Not Just a Hunting Ground: Native Americans in Kentucky- Archaic Period

Archaic Period 8,000- 1,000 B.C.


Like their Paleoindian ancestors, Archaic peoples were nomadic hunter-gatherers, although the foods they are were different. Archaic peoples hunted white-tailed deer, small animals, birds, and fish. Their diet also included hickory nuts, fruit, and seeds. Toward the end of the Archaic period, people began to experiment with growing their own plant foods. Differences in cultural traditions appear at this time. Despite this diversity, Archaic peoples continued their ancestors’ tradition of living in small family groups. Several groups would join together annually to court, share food, trade and entertain. Few social distinctions existed, other than those based on age, sex, and personal abilities.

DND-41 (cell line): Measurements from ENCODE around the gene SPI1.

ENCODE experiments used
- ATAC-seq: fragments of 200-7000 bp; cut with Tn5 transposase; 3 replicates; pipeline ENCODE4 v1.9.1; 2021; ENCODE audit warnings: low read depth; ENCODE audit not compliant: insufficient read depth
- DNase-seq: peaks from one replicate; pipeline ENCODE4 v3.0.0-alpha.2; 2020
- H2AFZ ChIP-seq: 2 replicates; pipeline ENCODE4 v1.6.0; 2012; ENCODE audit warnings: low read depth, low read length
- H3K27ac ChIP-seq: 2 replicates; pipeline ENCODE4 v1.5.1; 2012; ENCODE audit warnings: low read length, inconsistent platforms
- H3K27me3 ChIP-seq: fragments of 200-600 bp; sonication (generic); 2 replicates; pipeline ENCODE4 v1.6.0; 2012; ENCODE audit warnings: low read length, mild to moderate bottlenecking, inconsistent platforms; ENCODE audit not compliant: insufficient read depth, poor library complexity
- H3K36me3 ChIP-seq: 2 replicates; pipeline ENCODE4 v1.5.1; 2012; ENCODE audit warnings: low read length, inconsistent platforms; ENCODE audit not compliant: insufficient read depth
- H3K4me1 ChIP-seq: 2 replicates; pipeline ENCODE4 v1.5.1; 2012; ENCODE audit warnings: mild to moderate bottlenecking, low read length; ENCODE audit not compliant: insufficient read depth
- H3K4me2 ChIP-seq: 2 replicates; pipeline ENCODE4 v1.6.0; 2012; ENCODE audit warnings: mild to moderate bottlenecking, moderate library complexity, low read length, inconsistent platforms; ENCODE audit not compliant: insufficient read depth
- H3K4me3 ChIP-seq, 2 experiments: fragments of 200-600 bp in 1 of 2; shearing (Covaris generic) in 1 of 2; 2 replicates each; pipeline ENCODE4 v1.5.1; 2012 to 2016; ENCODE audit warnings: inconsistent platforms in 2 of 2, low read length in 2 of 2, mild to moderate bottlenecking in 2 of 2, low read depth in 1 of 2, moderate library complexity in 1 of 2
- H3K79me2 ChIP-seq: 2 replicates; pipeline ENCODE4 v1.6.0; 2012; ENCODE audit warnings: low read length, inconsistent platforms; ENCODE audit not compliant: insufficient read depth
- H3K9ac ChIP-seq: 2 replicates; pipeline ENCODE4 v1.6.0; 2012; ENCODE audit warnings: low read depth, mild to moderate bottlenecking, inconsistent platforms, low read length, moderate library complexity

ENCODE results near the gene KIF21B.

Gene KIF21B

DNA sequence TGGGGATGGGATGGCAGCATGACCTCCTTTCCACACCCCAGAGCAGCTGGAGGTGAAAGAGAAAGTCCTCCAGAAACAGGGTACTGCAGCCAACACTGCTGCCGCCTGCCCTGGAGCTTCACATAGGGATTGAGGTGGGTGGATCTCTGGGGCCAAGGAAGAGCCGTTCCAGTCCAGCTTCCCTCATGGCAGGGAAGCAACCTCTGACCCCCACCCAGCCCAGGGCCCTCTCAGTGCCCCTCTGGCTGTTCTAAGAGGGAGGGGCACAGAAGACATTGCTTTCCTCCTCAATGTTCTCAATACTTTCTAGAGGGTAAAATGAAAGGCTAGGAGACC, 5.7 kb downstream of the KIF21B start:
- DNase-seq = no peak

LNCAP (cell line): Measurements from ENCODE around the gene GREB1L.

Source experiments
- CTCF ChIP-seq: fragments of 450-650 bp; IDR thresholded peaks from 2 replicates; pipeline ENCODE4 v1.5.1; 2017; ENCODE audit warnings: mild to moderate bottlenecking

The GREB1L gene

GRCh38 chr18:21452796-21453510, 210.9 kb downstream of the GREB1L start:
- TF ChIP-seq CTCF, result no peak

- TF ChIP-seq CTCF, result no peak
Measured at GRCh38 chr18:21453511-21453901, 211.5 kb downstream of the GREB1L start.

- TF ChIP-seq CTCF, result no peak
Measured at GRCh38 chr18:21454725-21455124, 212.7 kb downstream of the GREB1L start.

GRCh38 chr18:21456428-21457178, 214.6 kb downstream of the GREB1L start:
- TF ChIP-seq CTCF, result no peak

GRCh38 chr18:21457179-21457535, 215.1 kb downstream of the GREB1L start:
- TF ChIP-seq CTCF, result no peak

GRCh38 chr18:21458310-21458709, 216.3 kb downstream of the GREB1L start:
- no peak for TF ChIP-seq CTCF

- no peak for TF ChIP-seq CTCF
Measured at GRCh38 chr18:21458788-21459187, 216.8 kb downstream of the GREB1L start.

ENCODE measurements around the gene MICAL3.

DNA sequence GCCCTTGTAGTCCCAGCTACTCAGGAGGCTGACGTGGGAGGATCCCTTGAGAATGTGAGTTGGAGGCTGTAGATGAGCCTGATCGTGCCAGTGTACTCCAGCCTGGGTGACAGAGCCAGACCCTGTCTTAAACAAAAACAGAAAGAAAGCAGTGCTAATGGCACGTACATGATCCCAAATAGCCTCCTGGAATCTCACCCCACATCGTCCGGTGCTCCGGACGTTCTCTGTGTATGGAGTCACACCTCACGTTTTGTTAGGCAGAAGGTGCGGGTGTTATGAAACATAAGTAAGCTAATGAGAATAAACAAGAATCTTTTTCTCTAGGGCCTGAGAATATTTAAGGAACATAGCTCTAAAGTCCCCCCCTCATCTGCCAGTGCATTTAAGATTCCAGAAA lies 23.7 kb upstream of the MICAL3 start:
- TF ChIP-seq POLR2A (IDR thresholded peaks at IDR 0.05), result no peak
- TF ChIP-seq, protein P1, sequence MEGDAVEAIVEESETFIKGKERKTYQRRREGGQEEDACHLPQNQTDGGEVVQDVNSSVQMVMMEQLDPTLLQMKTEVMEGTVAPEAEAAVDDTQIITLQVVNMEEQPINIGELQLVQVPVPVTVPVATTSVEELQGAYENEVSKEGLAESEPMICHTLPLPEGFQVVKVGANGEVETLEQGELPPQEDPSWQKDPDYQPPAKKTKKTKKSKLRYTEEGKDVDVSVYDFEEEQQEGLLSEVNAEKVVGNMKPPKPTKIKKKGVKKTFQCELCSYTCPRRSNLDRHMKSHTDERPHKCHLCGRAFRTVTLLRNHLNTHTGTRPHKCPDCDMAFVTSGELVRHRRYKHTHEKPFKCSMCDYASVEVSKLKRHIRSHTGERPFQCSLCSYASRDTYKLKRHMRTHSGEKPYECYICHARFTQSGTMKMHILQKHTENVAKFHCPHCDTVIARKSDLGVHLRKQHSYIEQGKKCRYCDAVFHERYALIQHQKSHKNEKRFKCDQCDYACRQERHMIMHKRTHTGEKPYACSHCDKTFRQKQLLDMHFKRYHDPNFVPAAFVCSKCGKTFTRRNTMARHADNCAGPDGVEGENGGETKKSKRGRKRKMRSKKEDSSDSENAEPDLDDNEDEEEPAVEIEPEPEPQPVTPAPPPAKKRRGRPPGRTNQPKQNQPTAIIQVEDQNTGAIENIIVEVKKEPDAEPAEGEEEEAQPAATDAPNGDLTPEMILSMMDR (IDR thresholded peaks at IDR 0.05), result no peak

Archaic peoples camped in the open near streams and lived in rock shelters. Home territories were smaller than in Paleoindian times and sometimes overlapped.

Archaic peoples had a very high infant mortality rate. The average life span for an adult was about 60 years. All Archaic people had abscessed teeth. That’s because food processing on 
sandstone grinding slabs introduced large amounts of grit into their diet. This grit quickly wore down their teeth. They also suffered from arthritis and other inflammatory diseases. 


During the Archaic Period, several new technologies appeared: Hunters used the atlatl to increase the power and distance of their spears. Women used hand-held pestles to  crack nuts on pitted sandstone slabs. Axes made from hard, dense rocks like granite were used for chopping wood. Weavers made items from plant fibers including mats, bags, and fish nets. Baskets
were twined, coiled or plaited. 

Long distance exchange began toward the end of the Archaic Period in some Kentucky regions. Groups traded ornaments made from marine shell, copper, or nonlocal stone. 

Download the PDF at the bottom to see the actual exhibit panel!

PDF icon Archaic.pdf1.88 MB